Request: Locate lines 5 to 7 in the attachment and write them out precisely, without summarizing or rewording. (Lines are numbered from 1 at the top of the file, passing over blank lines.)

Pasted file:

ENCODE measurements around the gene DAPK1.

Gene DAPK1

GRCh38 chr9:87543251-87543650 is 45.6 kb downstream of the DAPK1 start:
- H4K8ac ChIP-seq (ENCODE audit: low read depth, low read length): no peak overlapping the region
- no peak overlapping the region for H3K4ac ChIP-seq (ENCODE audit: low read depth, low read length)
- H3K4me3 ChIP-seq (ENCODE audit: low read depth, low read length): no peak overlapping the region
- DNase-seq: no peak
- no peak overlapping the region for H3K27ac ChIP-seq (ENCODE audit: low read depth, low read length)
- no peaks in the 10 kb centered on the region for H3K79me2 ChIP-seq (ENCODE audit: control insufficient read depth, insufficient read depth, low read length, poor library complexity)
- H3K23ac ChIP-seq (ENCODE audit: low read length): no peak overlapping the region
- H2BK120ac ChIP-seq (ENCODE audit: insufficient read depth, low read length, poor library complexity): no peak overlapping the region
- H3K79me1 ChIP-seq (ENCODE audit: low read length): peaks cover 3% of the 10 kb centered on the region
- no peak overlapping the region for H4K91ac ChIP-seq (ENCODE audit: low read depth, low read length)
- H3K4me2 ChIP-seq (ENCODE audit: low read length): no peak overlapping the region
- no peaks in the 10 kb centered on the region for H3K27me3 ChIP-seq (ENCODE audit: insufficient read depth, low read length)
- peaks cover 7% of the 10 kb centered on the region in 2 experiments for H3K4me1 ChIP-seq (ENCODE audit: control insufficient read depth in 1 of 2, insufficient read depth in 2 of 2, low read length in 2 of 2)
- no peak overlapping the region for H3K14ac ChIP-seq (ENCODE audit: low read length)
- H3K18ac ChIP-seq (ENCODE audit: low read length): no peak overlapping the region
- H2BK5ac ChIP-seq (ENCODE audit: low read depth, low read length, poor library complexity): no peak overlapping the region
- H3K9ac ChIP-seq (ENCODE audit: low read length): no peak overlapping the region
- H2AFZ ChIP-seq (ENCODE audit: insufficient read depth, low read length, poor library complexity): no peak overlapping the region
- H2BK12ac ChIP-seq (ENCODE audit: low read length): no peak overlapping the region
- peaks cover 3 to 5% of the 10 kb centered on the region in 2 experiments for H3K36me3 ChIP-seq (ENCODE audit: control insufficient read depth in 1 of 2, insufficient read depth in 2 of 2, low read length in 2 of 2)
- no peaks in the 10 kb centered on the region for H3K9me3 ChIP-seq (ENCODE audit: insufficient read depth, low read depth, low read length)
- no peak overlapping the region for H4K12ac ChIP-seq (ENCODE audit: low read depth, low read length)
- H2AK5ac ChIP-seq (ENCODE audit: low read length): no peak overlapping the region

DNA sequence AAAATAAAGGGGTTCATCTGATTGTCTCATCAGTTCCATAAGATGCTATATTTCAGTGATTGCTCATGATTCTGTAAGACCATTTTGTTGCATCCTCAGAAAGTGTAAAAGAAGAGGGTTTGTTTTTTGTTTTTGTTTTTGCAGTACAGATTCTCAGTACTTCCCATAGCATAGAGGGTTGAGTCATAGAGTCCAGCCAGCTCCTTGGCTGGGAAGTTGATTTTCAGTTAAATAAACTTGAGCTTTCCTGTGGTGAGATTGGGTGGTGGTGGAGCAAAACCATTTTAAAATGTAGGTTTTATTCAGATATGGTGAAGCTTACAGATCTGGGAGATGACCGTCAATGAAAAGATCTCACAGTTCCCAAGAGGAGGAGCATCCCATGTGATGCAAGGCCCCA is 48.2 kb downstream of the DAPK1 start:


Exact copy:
- no peak overlapping the region for H3K4ac ChIP-seq (ENCODE audit: low read depth, low read length)
- H3K4me3 ChIP-seq (ENCODE audit: low read depth, low read length): no peak overlapping the region
- DNase-seq: no peak